With so much of our business communications and transactions online, employees need clarity on what qualifies as safe cyber practices versus risky ones. You and your IT team need to decide on and clearly communicate expectations for everyday operations that involve those types of access and the sharing of data or other information. Ask the important questions.
- How are people to use internal and external emails, and what is considered safe and appropriate communication?
- How do you want data transferred? What about attached files?
- What online accesses are allowed to other sites?
- What about company mobile devices that are taken home or exposed to public or other private Wi-Fi?
- What is the policy on external storage devices like mobile hard drives or thumb drives, for example, that may spread viruses?
7. Take the proper IT precautions in-house.
When the Hiscox Cyber Readiness Report 2021 looked at data establishing the first point of entry for cyber attacks, corporate-owned servers came in first. Following were corporate cloud servers, company websites, employees responding to cyber bait, corporate-owned mobile devices, employee-owned mobile devices, suppliers’ assets and corporate-owned Internet of things. Precautions include installing firewalls to ensure private network processes stay private, installing security software and any updates or patches, establishing unique accounts and log-ins for all users, and using data encryption requiring multi-factor authentication.
8. Invest in an off-site backup.
Your information really is that precious. Having a backup ensures that if a cyber attack destroys, alters or steals information or causes computer system failure issues, you’ll still have an original, uncompromised copy of your most important records and operating programs. You can save your information to a separate backup drive, a mobile device or cloud storage. Experts recommend daily incremental backups to a mobile device or cloud storage and weekly, quarterly and annual server backups.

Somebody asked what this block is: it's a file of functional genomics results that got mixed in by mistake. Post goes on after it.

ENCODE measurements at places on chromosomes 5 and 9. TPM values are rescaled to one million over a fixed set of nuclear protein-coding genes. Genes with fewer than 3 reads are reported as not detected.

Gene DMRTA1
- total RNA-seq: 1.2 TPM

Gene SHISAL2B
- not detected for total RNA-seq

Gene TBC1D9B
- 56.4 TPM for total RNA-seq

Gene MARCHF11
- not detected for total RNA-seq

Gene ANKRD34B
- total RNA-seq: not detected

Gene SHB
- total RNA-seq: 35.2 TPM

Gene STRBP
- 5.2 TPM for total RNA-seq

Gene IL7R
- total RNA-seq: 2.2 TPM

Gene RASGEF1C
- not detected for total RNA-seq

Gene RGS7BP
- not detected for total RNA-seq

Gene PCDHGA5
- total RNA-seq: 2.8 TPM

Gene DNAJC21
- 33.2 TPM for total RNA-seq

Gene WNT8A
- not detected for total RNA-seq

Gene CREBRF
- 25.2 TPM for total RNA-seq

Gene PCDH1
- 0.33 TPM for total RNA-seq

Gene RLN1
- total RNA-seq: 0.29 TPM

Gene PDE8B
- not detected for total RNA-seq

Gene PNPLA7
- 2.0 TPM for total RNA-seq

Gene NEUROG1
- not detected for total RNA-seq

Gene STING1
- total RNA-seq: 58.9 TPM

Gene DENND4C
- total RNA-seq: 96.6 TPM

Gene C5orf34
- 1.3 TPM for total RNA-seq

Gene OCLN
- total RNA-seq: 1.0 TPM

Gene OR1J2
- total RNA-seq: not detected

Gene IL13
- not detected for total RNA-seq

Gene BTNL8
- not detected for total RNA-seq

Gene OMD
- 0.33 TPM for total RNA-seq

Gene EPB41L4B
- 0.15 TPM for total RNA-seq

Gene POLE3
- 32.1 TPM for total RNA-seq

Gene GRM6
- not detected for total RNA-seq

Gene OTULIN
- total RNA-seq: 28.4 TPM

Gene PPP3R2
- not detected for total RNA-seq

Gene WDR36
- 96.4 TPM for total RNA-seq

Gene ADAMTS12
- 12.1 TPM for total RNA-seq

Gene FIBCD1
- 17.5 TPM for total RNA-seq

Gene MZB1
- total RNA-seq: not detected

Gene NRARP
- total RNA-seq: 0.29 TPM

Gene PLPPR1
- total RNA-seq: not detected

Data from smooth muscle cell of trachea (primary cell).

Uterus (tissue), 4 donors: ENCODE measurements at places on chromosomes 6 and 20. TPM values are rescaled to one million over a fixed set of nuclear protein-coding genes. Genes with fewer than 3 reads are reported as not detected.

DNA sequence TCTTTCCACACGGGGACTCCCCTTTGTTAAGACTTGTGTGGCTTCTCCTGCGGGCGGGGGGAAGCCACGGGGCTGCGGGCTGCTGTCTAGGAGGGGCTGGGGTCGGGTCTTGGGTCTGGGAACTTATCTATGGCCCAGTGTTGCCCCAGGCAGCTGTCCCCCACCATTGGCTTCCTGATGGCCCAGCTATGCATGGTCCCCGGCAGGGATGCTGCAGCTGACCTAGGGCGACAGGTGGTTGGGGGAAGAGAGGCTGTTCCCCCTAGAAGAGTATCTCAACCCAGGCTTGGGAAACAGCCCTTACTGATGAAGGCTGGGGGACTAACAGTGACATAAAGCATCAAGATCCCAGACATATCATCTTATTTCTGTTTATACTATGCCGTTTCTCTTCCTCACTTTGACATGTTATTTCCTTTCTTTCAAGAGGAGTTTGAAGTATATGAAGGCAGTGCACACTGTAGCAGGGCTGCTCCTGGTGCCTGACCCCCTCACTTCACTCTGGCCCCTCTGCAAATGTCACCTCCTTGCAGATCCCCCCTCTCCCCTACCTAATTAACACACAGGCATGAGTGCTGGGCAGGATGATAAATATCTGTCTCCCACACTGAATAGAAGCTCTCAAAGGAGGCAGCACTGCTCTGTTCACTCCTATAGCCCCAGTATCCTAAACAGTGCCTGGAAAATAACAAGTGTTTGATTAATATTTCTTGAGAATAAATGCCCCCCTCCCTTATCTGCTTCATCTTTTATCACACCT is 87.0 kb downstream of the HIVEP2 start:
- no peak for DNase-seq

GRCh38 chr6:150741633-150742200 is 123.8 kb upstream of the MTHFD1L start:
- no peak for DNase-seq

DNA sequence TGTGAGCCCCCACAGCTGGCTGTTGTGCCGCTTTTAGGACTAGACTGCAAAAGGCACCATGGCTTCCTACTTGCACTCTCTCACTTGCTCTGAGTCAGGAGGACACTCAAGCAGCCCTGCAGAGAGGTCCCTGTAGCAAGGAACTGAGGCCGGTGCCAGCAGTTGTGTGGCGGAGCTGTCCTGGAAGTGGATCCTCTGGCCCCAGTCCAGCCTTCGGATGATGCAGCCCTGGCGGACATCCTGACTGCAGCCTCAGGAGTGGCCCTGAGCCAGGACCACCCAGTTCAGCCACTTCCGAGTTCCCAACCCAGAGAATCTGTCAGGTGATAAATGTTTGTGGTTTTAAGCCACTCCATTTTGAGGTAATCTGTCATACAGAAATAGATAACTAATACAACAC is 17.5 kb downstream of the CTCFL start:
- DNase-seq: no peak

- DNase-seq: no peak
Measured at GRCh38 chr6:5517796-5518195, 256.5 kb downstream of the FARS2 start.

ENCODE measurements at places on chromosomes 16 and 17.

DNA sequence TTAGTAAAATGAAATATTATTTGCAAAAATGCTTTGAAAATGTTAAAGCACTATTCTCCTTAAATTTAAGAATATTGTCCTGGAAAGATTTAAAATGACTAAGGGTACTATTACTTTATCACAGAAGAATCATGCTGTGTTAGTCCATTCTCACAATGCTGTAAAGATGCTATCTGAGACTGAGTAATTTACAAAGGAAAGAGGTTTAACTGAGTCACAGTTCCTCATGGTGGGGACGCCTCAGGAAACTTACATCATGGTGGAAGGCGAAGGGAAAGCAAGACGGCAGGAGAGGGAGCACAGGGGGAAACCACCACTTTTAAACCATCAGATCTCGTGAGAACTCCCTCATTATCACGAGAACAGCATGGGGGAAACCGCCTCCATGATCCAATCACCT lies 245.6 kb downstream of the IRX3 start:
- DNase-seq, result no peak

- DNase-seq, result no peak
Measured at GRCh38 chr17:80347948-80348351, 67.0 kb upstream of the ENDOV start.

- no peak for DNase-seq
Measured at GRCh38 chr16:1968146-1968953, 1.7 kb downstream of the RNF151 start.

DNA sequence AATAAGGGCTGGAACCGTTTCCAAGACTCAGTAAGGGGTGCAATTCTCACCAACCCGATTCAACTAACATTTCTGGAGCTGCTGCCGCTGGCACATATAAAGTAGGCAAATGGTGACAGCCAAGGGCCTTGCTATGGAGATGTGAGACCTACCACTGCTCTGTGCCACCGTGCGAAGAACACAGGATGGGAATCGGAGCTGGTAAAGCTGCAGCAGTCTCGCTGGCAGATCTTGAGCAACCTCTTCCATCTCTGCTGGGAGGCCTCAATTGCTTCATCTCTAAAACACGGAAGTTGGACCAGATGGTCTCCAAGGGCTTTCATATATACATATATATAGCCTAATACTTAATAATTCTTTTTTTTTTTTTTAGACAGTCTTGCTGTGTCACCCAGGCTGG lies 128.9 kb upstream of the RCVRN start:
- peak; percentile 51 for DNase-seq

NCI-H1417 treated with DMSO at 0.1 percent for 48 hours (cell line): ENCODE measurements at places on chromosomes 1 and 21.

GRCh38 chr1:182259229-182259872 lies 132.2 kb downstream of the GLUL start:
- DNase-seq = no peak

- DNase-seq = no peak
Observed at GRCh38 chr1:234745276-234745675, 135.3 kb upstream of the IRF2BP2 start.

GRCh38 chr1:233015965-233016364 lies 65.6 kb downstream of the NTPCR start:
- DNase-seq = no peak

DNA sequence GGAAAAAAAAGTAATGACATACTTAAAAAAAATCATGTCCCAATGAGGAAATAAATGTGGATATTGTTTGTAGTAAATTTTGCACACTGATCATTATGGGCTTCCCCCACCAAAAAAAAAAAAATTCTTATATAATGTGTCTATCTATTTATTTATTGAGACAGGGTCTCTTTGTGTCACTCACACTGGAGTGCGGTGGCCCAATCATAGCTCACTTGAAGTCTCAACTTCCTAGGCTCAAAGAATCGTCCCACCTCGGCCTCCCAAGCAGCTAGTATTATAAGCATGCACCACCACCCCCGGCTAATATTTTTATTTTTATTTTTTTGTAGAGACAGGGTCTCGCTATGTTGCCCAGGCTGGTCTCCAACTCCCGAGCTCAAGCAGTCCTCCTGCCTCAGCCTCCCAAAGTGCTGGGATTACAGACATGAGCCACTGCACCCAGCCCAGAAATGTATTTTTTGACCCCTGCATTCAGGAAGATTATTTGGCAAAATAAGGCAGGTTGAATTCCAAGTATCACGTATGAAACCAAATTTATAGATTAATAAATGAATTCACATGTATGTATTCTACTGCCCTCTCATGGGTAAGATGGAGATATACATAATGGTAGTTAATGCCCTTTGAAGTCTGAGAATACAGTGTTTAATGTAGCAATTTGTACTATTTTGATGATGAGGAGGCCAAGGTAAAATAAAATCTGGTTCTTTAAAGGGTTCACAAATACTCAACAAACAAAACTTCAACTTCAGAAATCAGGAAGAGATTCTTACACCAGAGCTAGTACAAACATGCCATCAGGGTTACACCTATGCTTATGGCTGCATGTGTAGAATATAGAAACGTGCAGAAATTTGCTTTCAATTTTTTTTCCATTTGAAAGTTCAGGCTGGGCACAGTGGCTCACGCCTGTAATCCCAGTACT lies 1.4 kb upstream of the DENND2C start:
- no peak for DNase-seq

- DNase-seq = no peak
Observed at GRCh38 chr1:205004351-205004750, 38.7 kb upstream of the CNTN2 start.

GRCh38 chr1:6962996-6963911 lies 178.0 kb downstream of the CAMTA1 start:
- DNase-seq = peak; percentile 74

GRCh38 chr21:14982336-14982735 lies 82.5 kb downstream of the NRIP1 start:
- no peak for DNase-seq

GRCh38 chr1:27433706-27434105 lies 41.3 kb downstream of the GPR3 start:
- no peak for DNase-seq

9. Control and monitor access to company equipment and mobile devices.
With the increasing reliance on mobile devices like laptops, tablets, iPads and phones in addition to company in-house systems, keeping track of every piece of equipment, where that equipment is and what it is accessing can be a huge task. However, maintaining a current official inventory of devices is key in ensuring that all equipment is accounted for and running the correct software complete with the latest security updates. If you replace old equipment with new, be sure to collect retired devices so that you can wipe them of any sensitive data or software. Having just one out-of-date, unaccounted-for device offers cybercriminals backdoor access.
10. Preempt the unique challenges of public wireless accesses.
Remote work and teleworking scenarios have become more common due to the pandemic. Company representatives may call on clients at remote locations that have their own wireless services or stop at a restaurant, library or coffee shop with Wi-Fi to catch up on email, for example, or meet with a client. You may even want to supply Wi-Fi to your customers while they’re waiting or clients or vendors when they come to do business. However, as an NSA cyber security information sheet points out, public Wi-Fi is vulnerable to attackers who “employ malicious access points, redirect to malicious websites, inject malicious proxies, and eavesdrop on network traffic.” They may even exploit wireless technologies like Bluetooth or Near Field Communications radio interfaces. Solutions can include strategies like using encrypted company VPNs—virtual private networks—providing company hotspots and ensuring any Wi-Fi courtesy access provided to customers is completely separate from your company’s internal business network.
Prioritize Your Cyber Security
The fallout for businesses who suffer cybercrime is costly to both finances and reputation. Drawing from a sample of well over 6,000 businesses around the world, the Hiscox Cyber Readiness Report 2021 found that the number of firms targeted rose from 38 percent in 2020 to 43 percent in 2021—a figure perilously close to half—and 28 percent of those targeted reported more than five attacks in the past year. About one in six of those attacked “was hit with a ransom,” and 58 percent paid it. Every business is vulnerable, but every business can take the critical steps necessary to make cyber security a priority.